Published: September 30, 2013 | Comments
Innovation is white hot right now as organizations are realizing incremental improvement is not fast enough to retain competitive advantage. If leaders are asked to increase productivity by 10%, their focus becomes efficiency and automation; but, if asked to increase productivity by 100%, the focus becomes reinvention and transformation.
Service innovation has for years been a central part of my consulting practice, especially those industries with excessive customer contact: hotels, banks, hospitals, retail stores and call centers. If the innovation spotlight was put on a call or contact center, what would be the outcome. On the inside, call center leaders are focusing on the means—IVR, CRM, CTI, AHT, UCD, ACD and ASA. But on the outside, the customer cares about the end and is uninterested in the alphabet soup. As a customer with high expectations for excellence, here is my call center wish list:
Conversation, not checklist . I can spot a script a mile away. Even done with the skill of a master thespian, it reminds me of those boring days of “Thank you for shopping at J Mart, next.” Talk with me like a good friend, not like you are primed to ask me some call center variation of “Would you like fries with that?”
Inconsistency, not robotics . I appreciate the virtues of consistency. It makes operations much easier to manage and measure. But, people communicating with people is by definition inconsistent. Customers hope for untidy and inefficient personalization. Don’t be so methodical you fail to leave room for serendipity, ingenuity and personality.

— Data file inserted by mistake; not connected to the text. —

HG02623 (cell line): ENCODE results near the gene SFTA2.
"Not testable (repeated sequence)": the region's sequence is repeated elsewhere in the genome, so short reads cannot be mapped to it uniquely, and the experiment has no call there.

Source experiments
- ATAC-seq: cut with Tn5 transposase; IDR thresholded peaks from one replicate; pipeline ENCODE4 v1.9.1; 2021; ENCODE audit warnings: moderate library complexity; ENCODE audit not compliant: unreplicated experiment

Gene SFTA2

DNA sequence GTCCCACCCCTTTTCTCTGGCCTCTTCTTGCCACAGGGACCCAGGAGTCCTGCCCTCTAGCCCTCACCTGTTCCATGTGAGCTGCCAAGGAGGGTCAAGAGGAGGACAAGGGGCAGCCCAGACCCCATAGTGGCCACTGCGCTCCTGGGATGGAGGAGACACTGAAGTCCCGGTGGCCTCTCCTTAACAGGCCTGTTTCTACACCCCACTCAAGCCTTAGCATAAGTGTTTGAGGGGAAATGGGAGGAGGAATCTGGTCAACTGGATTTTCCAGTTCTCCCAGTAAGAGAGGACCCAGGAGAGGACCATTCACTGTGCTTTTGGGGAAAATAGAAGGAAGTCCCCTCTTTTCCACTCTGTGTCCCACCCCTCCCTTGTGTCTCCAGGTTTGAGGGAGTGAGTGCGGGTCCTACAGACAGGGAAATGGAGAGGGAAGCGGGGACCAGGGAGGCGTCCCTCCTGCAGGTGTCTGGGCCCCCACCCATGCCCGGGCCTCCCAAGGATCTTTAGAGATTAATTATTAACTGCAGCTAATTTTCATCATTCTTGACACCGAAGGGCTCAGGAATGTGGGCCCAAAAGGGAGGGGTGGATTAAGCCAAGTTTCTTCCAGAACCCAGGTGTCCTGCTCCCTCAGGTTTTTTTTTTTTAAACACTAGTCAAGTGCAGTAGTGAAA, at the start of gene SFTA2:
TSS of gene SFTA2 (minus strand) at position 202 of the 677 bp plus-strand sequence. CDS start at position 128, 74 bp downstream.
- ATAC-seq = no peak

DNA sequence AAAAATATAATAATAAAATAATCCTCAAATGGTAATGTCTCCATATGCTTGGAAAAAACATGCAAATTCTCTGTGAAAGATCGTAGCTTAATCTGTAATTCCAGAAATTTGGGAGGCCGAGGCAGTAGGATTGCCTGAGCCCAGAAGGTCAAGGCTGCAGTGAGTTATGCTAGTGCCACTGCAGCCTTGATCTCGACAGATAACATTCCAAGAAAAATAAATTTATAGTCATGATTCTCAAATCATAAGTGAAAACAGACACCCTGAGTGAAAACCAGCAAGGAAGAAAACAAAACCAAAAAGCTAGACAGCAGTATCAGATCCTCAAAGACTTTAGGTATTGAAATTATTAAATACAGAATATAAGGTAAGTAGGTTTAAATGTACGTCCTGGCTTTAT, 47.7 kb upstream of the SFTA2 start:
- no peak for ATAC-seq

Focus on my needs, not your handle time . I can always tell when I am disrupting an operator’s AHT. Please take the time that is required to get me what I need. When you force me to call back on the same issue, your stats are already blown. If I was your best friend, would you rush me? I’m not your best friend; I’m your paycheck!
Mentoring, not just manners . Smart operators give me security. I am impressed when they are savvy enough to tutor me on things that improve my experience. It tells me I am dealing with an ambassador concerned with the welfare of his or her company, not a person just filling a seat and waiting to punch out.
Problem solving, not transaction management . Some of my call center calls are for information or purchases; most are related to an issue. My problem is not solved until I believe it is solved. Just taking me through your steps or procedures may feel to like real work to you. But, without closure, it is just noisy hassle that wastes my time.
Easy, not laborious . Wait time tells me either your organization does not care about customers or your call center is so poorly managed. I am unmoved by your excuses and indifferent to your attempts to remind me of my importance as I wait to be served. Making me repeat anything tells me your systems are archaic and perhaps I should steer clear what you are selling.
Customers today only want value for their hard earned dollar and that includes their experiences, not just your products and services. They are far less brand-loyal and will abandon an organization on a single hiccup. Social media makes the voice of the customer louder and with greater reach than ever. It all means expectations are climbing quickly...30% higher in the last year. It requires call centers to choreograph the customer performances they deliver with Disney World attention to detail.
Chip R. Bell is a customer loyalty consultant and the author of several national bestselling books. He will be one of the keynote speakers at Call Center Demo and Conference in Atlanta. His newest book is The 9 ½ Principles of Innovative Service which can be purchased through www.simpletruths.com. He can be reached at www.chipbell.com